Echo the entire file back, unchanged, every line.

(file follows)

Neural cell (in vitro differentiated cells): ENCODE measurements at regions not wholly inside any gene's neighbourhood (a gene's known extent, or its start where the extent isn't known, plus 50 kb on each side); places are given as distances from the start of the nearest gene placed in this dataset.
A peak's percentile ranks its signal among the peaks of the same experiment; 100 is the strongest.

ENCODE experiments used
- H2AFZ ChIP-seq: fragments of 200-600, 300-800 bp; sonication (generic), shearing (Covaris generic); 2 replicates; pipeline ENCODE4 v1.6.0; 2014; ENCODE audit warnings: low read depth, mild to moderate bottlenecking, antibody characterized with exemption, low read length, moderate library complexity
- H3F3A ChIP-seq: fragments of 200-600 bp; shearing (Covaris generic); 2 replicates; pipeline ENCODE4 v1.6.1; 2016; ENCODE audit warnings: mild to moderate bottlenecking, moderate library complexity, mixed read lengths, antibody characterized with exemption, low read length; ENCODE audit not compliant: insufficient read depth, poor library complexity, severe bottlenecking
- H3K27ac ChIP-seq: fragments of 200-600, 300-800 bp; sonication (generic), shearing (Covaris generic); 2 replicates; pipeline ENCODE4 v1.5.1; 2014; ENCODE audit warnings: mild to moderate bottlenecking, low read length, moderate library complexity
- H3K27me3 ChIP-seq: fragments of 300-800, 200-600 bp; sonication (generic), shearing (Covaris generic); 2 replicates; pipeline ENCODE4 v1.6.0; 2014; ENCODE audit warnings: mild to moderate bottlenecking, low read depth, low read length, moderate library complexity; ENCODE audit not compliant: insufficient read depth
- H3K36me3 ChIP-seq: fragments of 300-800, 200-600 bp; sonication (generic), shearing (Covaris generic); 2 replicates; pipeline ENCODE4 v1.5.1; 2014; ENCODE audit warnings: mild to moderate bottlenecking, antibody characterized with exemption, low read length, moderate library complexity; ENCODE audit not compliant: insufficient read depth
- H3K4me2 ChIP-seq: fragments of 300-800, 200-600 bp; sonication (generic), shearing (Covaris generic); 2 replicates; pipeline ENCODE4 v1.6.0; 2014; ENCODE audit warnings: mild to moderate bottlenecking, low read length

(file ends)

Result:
Neural cell (in vitro differentiated cells): ENCODE measurements at regions not wholly inside any gene's neighbourhood (a gene's known extent, or its start where the extent isn't known, plus 50 kb on each side); places are given as distances from the start of the nearest gene placed in this dataset.
A peak's percentile ranks its signal among the peaks of the same experiment; 100 is the strongest.

ENCODE experiments used
- H2AFZ ChIP-seq: fragments of 200-600, 300-800 bp; sonication (generic), shearing (Covaris generic); 2 replicates; pipeline ENCODE4 v1.6.0; 2014; ENCODE audit warnings: low read depth, mild to moderate bottlenecking, antibody characterized with exemption, low read length, moderate library complexity
- H3F3A ChIP-seq: fragments of 200-600 bp; shearing (Covaris generic); 2 replicates; pipeline ENCODE4 v1.6.1; 2016; ENCODE audit warnings: mild to moderate bottlenecking, moderate library complexity, mixed read lengths, antibody characterized with exemption, low read length; ENCODE audit not compliant: insufficient read depth, poor library complexity, severe bottlenecking
- H3K27ac ChIP-seq: fragments of 200-600, 300-800 bp; sonication (generic), shearing (Covaris generic); 2 replicates; pipeline ENCODE4 v1.5.1; 2014; ENCODE audit warnings: mild to moderate bottlenecking, low read length, moderate library complexity
- H3K27me3 ChIP-seq: fragments of 300-800, 200-600 bp; sonication (generic), shearing (Covaris generic); 2 replicates; pipeline ENCODE4 v1.6.0; 2014; ENCODE audit warnings: mild to moderate bottlenecking, low read depth, low read length, moderate library complexity; ENCODE audit not compliant: insufficient read depth
- H3K36me3 ChIP-seq: fragments of 300-800, 200-600 bp; sonication (generic), shearing (Covaris generic); 2 replicates; pipeline ENCODE4 v1.5.1; 2014; ENCODE audit warnings: mild to moderate bottlenecking, antibody characterized with exemption, low read length, moderate library complexity; ENCODE audit not compliant: insufficient read depth
- H3K4me2 ChIP-seq: fragments of 300-800, 200-600 bp; sonication (generic), shearing (Covaris generic); 2 replicates; pipeline ENCODE4 v1.6.0; 2014; ENCODE audit warnings: mild to moderate bottlenecking, low read length